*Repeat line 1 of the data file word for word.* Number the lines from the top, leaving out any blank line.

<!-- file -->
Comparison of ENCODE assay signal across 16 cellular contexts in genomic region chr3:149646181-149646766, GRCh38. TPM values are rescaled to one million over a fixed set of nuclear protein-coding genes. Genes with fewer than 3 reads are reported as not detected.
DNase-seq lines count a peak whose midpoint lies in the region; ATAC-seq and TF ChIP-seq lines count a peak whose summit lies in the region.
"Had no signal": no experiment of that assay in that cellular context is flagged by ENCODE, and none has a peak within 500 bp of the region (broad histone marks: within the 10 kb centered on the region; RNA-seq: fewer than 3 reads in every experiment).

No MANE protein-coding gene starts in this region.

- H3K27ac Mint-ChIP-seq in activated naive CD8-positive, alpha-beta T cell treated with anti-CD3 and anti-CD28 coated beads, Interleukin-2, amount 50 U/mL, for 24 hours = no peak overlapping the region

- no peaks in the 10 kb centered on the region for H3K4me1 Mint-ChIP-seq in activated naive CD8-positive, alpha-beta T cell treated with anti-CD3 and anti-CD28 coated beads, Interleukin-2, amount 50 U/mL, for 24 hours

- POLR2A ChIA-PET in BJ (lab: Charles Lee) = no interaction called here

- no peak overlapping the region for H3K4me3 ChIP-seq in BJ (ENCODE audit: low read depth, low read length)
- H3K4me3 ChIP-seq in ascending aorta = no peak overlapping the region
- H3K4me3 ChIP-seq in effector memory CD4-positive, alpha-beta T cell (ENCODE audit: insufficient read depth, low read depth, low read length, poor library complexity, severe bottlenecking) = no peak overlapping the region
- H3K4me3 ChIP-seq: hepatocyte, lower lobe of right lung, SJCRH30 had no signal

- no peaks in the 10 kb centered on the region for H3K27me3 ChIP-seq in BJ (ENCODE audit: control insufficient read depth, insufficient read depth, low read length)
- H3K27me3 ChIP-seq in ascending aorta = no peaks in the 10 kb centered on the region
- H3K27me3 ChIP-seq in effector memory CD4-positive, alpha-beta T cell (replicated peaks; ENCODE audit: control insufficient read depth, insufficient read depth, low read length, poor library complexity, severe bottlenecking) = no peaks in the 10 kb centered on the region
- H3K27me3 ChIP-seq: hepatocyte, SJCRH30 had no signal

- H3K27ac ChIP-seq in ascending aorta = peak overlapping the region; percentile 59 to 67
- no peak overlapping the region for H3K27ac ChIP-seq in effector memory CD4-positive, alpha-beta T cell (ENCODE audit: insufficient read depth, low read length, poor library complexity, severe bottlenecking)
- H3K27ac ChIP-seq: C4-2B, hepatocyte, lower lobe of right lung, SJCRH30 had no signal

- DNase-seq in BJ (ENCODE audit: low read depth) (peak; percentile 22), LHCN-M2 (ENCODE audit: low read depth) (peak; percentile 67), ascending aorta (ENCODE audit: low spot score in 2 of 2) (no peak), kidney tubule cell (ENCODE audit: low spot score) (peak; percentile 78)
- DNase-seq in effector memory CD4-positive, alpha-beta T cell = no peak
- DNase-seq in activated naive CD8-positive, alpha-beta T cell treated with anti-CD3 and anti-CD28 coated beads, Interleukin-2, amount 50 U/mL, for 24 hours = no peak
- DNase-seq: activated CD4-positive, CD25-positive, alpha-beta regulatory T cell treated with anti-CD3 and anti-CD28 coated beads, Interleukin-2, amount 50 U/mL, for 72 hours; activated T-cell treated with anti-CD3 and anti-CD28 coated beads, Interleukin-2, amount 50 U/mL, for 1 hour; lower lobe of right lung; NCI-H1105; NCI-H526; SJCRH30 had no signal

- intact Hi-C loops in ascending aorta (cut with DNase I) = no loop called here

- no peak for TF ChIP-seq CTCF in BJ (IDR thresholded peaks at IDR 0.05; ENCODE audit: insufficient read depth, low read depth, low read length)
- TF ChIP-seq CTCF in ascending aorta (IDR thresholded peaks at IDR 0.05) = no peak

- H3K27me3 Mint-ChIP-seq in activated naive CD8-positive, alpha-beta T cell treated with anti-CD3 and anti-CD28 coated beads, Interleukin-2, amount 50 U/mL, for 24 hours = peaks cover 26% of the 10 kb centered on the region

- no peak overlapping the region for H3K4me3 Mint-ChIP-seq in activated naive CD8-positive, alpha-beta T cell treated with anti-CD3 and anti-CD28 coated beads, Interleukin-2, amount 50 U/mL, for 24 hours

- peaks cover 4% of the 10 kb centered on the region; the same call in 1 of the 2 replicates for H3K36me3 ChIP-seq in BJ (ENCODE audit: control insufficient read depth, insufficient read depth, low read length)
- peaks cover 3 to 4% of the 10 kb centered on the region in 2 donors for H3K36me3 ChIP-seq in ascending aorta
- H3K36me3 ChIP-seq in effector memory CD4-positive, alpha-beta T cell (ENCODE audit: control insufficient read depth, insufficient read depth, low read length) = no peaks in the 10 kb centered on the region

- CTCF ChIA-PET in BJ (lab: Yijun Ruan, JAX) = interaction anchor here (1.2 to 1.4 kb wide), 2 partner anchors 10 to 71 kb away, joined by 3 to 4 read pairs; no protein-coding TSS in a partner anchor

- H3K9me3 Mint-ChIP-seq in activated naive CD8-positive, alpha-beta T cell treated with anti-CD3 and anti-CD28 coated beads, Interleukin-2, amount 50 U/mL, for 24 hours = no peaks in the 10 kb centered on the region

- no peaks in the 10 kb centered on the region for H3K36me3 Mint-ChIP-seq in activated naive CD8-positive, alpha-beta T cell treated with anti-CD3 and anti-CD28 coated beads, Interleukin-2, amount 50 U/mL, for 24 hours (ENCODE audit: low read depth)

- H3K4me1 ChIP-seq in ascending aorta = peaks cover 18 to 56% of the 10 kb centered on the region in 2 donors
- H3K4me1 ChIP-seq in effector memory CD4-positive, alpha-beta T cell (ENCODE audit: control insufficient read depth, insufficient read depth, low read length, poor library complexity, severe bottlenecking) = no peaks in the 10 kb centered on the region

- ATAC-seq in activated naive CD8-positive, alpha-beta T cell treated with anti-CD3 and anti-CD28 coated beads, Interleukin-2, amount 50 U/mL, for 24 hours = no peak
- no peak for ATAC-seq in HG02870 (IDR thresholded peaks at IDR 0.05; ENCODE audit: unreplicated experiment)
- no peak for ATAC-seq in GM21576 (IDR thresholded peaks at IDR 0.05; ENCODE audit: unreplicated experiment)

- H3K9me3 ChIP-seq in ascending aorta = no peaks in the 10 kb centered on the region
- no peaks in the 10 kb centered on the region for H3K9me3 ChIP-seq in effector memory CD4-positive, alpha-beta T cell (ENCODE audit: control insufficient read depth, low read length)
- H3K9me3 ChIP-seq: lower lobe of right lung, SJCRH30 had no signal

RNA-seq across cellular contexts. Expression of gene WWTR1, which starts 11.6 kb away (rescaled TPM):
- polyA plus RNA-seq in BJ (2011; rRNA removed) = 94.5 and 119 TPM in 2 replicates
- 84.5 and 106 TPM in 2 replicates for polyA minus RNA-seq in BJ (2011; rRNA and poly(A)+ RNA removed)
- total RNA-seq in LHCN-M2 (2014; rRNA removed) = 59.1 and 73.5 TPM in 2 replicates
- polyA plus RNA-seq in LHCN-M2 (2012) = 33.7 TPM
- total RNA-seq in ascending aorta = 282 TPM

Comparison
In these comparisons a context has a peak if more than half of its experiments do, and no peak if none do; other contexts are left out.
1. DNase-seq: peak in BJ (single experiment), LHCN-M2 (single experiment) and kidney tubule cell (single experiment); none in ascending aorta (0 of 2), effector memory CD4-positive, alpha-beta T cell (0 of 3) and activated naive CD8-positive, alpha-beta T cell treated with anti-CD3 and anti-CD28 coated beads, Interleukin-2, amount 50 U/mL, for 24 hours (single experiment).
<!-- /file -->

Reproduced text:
Comparison of ENCODE assay signal across 16 cellular contexts in genomic region chr3:149646181-149646766, GRCh38. TPM values are rescaled to one million over a fixed set of nuclear protein-coding genes. Genes with fewer than 3 reads are reported as not detected.